Multiple news sources (even Fox News!) have confirmed the profusion of disparaging remarks Trump has made against the military. I am not going to rewrite them here. You can google that if needed. 

Over the last few years the greatest pushback I have received regarding my support of athletes (and others) kneeling during the anthem is from those with a loved one in the military (though, interestingly not the service member themselves). I have been told it is unamerican to kneel, it is disrespectful and there are other ways to protest. 

So I have found it remarkably saddening that the people I have heard NOT talking about these recent developments are those in the military. 

Kaepernick and others “disrespected” the flag.

The Commander and Chief  – the one responsible for overseeing our military, for sending them into battle, for advocating for their best interest, for having their back, in his own words revealed he has no idea why they are there. 

He has made disparaging comments against families who lost their sons in combat. He has made it clear he has no respect for service members who are injured. To him, our military are props and figurines to boost his ego and make him feel powerful.

He desecrated the memory of John McCain and those who get riled up about the flag were silent. He uses military troops against fellow Americans and veterans groups are absent in the dissent. 

This is not a post about Trump. This is a call to those who were so mad about a piece of cloth to ask why they are giving a pass to the man who is responsible for the lives of their family members. It is a plea for why you get mad at people calling our country to be all we say it is, and yet can vote for a man who does not get why you and your families move every 3-4 years, why you want to protect us, why days like the 4th of July, Veterans Day, December 11th, etc. matter.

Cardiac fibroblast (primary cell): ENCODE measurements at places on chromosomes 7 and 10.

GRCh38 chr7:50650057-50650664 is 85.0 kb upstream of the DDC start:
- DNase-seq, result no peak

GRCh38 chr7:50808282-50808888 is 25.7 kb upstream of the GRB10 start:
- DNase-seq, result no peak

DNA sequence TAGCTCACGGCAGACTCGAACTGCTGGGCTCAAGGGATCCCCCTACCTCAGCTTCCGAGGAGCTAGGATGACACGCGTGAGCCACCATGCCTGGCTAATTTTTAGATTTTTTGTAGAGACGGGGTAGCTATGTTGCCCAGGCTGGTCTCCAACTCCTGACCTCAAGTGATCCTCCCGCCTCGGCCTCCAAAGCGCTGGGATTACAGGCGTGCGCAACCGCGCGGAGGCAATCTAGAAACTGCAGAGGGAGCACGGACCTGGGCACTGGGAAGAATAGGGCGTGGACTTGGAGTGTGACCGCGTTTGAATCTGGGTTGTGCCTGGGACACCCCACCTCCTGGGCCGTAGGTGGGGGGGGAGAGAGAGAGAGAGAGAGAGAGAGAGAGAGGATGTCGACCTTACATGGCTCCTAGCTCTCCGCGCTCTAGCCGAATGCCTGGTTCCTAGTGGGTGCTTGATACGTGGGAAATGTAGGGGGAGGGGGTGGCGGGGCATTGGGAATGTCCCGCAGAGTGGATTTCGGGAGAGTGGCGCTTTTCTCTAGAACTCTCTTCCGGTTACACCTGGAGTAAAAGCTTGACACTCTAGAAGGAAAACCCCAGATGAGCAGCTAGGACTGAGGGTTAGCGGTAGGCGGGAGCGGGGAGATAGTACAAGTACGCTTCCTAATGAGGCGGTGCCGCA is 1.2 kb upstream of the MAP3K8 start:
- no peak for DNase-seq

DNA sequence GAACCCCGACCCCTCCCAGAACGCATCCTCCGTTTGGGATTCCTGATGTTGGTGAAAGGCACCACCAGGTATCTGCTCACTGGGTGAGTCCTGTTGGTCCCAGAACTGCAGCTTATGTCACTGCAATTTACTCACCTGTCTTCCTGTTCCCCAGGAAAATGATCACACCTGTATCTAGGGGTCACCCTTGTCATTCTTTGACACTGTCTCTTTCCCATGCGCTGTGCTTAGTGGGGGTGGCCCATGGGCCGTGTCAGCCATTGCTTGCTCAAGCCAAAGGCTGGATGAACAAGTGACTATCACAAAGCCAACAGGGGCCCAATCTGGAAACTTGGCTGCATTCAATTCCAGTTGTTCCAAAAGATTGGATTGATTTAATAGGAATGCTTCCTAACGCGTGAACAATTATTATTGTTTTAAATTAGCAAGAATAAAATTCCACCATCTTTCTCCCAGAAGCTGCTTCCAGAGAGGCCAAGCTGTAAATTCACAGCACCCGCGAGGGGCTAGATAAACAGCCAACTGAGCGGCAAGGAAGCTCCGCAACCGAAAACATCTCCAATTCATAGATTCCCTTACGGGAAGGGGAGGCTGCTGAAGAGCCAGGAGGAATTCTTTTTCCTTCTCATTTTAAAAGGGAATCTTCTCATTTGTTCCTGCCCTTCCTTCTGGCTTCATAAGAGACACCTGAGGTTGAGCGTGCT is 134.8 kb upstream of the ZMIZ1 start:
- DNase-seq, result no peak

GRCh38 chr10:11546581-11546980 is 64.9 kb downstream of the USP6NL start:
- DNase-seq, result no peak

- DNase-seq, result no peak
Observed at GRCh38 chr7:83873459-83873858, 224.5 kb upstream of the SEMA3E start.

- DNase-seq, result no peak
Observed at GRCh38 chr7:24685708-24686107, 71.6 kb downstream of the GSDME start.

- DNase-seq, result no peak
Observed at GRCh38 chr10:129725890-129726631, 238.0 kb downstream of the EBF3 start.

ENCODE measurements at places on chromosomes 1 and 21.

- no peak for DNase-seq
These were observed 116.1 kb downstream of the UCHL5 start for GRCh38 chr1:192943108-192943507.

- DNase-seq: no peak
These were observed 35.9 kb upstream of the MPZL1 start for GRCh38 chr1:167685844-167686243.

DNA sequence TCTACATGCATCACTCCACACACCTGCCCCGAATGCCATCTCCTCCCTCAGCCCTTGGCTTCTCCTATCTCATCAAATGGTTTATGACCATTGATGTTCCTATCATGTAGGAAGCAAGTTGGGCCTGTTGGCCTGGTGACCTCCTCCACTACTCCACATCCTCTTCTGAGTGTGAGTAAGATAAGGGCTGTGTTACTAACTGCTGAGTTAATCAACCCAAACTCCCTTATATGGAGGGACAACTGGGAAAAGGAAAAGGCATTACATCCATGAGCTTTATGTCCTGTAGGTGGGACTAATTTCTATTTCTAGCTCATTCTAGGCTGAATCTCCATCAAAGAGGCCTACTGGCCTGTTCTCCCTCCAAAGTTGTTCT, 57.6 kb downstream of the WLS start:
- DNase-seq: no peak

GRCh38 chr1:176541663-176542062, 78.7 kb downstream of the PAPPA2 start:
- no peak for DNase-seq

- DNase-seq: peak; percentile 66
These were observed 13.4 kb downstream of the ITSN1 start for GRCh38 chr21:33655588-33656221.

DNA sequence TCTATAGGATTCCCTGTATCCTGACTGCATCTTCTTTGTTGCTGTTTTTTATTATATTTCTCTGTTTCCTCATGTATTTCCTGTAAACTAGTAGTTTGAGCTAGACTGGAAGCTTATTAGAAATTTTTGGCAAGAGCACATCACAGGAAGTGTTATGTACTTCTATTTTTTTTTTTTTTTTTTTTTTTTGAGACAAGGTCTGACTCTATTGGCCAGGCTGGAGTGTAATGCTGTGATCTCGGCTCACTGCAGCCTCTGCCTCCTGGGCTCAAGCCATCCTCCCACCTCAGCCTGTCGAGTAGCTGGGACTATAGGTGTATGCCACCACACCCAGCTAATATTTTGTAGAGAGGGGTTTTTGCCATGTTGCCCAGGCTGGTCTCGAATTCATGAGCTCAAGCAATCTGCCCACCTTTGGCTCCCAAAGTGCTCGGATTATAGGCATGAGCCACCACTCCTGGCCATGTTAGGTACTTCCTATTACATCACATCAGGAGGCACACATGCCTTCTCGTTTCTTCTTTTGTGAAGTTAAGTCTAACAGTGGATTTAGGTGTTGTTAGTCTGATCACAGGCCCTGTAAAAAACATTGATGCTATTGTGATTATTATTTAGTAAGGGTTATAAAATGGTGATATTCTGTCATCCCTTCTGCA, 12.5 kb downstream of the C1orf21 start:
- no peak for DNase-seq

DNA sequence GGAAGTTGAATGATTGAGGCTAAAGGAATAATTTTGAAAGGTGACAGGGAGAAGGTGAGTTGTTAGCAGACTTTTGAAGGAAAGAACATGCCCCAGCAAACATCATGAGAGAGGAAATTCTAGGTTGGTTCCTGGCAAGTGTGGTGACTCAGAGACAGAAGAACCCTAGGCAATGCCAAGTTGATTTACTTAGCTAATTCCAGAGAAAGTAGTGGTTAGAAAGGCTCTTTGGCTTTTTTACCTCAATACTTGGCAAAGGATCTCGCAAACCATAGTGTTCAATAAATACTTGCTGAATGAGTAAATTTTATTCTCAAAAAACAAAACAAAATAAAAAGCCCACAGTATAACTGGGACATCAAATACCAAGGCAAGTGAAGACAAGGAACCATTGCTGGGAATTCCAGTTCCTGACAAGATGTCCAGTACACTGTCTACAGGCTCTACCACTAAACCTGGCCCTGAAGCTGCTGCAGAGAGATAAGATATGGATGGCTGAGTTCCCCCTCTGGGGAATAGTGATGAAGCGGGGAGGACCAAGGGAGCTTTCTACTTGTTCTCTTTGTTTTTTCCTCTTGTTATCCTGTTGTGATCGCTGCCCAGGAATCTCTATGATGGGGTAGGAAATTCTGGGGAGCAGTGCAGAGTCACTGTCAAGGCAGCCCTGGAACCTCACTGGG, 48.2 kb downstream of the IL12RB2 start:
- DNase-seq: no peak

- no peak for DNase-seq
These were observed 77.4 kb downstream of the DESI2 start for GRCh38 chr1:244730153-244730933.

Most veterans serve out of senses of loyalty, altruism, to protect others, because they are brave. After this week, how can veterans (or their families) continue to support a man who despises all of those things and looks down on them because they don’t? 

Photo by Sharefaith on Pexels.com

Five news sources have confirmed what was said (including good ‘ol Fox News). I have yet to see the outrage and disgust towards Trump that I have seen towards athletes using their First Amendment rights to call us to the ideals our flag embodies.

People say athletes don’t respect the flag. I say athletes respect it more than most. They do not give it blind devotion. They look at it for all we have let it become and look at where we are and ask the rest of us to help reach our fullest potential.

I come here and sit in the middle to simply ask for consistency. I ask not for justification or debate, but simply – as someone who believes all people are created equal and matter to God – am heartbroken that some will choose, yet again, ignore Trump’s inhumane comments about others and still consider giving this man four more years. 

The flag has meaning because we let it. How can we fight so violently over a piece of cloth and not bring the same passion and accountability to the person tasked with overseeing and carrying on those ideals?